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Fabric Bag Handles Tutorial

Bag handles tutorial

This bag handles tutorial is part of a bag making series by Christine Down. Christine sells instantly downloadable bag making patterns at https://www.sewlush.org/ 

If you missed the previous parts of this series find them here:

Tools and equipment used for bag making

Fabric, interfacing and patterns

Handles, frames and closures

Bag making techniques and tutorials

 

Fabric Bag Handles Tutorial

To make bag handles you need to work out how long you want your handles to be.  You can make short handles for carrying on your arm, or longer handles for carrying over your shoulder.  If you want a longer strap for an across the body bag or an adjustable strap it is made the same way.  (Just longer of course!)

Once you know how long you want your handle or handles to be, you need to work out how wide to cut your fabric.  Your final width will be 4 times the width of your handle.  So if you want your handle to be 3cm wide your fabric needs to be 12cm wide.  Reinforce your fabric with iron-on firm interfacing.  Fold the handle piece in half longways and press.  Open out and fold the raw long edges to the centre on the ironed mark.  Press.  Fold over again so that the folded edges touch. Press.  Topstitch down both sides.

How to make a fabric bag handle

You can now finish off the ends with D rings or fold the ends over to make a loop.  For a longer strap you can add a slider to make it adjustable.

 

Handle for Handbag

As already mentioned these handles can be any length and can be either directly attached to the bag or you can use a variety of attachments.

fabric bag strap tutorial

How to make a shoulder strap

You can stitch the shoulder strap to the bag, but in this example there will be one shoulder strap and two side tabs.  Cut out some fabric long enough to attach O rings with and the same width as the shoulder strap.  Apply the interfacing to the wrong side of the tab exterior pieces.  Using the method shown above, make your tabs.  Zig zag across the unstitched ends.

How to sew a shoulder strap for a bag

Fold the tab over so the zig zagged end is about 2.5cm from the other end trapping the o ring in the fold.  Stitch across the zig zagged end three times.   Mark the centre of the bag sides approximately 10cm from the top.  This is the stitching line for the tabs.  Pin the tab into place and stitch across the bottom three times.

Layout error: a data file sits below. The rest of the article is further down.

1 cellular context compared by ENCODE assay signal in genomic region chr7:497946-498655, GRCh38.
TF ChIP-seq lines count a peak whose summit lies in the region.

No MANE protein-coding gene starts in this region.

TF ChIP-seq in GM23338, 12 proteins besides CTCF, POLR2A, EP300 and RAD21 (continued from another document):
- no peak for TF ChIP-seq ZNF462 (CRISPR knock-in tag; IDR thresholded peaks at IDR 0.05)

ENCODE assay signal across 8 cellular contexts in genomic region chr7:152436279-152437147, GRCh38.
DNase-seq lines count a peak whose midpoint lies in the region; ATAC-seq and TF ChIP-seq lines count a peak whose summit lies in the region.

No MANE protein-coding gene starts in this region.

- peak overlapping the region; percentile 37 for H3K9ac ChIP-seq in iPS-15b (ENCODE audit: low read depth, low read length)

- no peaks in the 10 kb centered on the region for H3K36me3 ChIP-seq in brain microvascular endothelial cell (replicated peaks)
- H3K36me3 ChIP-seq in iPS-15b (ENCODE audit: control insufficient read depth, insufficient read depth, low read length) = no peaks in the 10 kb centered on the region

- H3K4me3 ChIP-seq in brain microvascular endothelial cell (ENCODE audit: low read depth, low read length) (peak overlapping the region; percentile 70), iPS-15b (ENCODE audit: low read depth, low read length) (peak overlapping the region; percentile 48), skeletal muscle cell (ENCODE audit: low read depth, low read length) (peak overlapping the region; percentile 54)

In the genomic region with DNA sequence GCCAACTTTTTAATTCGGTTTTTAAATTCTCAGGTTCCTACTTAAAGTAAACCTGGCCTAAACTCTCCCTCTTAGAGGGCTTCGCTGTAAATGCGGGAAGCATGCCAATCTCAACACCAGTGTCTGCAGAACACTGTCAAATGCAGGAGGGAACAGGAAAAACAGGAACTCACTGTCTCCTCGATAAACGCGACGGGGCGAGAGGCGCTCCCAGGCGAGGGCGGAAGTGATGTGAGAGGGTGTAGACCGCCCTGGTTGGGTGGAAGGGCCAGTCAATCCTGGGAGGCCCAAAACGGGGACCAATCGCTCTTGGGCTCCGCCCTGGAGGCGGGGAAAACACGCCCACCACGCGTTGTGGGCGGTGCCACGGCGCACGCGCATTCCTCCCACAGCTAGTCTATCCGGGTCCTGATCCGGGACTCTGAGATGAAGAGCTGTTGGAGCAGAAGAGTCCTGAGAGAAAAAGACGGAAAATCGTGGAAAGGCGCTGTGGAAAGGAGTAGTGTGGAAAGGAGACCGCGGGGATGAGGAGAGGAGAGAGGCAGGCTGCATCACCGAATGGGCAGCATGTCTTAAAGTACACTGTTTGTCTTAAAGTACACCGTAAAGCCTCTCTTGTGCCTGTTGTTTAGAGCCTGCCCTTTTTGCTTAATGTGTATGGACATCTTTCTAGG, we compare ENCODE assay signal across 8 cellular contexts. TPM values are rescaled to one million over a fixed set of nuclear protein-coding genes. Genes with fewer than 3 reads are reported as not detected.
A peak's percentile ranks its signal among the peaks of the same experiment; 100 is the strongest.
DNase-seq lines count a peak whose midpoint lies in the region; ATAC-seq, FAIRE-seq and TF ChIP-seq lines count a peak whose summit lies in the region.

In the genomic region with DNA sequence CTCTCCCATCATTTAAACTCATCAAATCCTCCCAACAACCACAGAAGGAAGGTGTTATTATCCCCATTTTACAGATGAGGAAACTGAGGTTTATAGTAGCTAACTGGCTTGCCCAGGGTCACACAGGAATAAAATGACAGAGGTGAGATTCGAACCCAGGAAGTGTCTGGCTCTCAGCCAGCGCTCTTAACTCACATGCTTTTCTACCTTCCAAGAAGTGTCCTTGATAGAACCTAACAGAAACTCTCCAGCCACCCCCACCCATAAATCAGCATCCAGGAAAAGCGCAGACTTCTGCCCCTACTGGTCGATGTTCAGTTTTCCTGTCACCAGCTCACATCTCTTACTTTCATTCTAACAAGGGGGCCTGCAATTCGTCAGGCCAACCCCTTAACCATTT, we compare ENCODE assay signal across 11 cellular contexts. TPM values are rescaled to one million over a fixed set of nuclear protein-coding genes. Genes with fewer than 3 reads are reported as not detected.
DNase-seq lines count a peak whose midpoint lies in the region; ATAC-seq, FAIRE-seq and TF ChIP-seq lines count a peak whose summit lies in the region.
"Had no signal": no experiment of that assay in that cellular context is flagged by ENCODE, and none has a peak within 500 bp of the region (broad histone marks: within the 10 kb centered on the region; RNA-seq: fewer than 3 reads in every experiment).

How can I sew a handle to a bag?
Tab stitched to side of bag

Make the shoulder strap as above.  Satin stitch (very close zig zag) across the ends.

How to make fabric handles for a bag

Slip the hooks over the ends of the strap and stitch across the ends three times, securing the hook.  Using the hook attach the strap to the O rings. 

Using bag making hardware

How to sew an adjustable strap

Beginner's bag making tutorials

This is the same whether you use a strap you made or webbing. Thread the slider onto the strap. 

How to sew an adjustable bag strap

You will need to attach a slider holder to one side of the bag with a tab.  Thread webbing through slider holder from the front. 

Making handles for a bag

Thread the webbing through the back of the slider under the central pin. 

How to make a bag strap from cotton webbing

Pin the end to the other strand of the webbing. 

How to sew bag strapping

Fold the end under and stitch into place.  You then to check to make sure the slider can move freely. 

What interfacing to use when making bag straps or handles

Interfacing for bag straps

There are several different options of interfacing you can use to give your fabric bag handles support/strength. They vary depending upon how padded you want your handles to be. 

Bag Foam – For really padded handles like the ones shown above bag foam is perfect. It’s can be quilted like I’ve done, or you can buy iron on versions. Or you can simple top stitch either side to secure it in place. 

Fusible Fleece – For handles which are a little squishy and padded, but not as much so as with foam fusible fleece is ideal. It is iron onto your strap and has a bit of body to it so provide a little cushioning. 

Firm interfacing – For support but not volume (for a flat handle or strap) firm interfacing is ideal. You can get iron on or sew in versions. 

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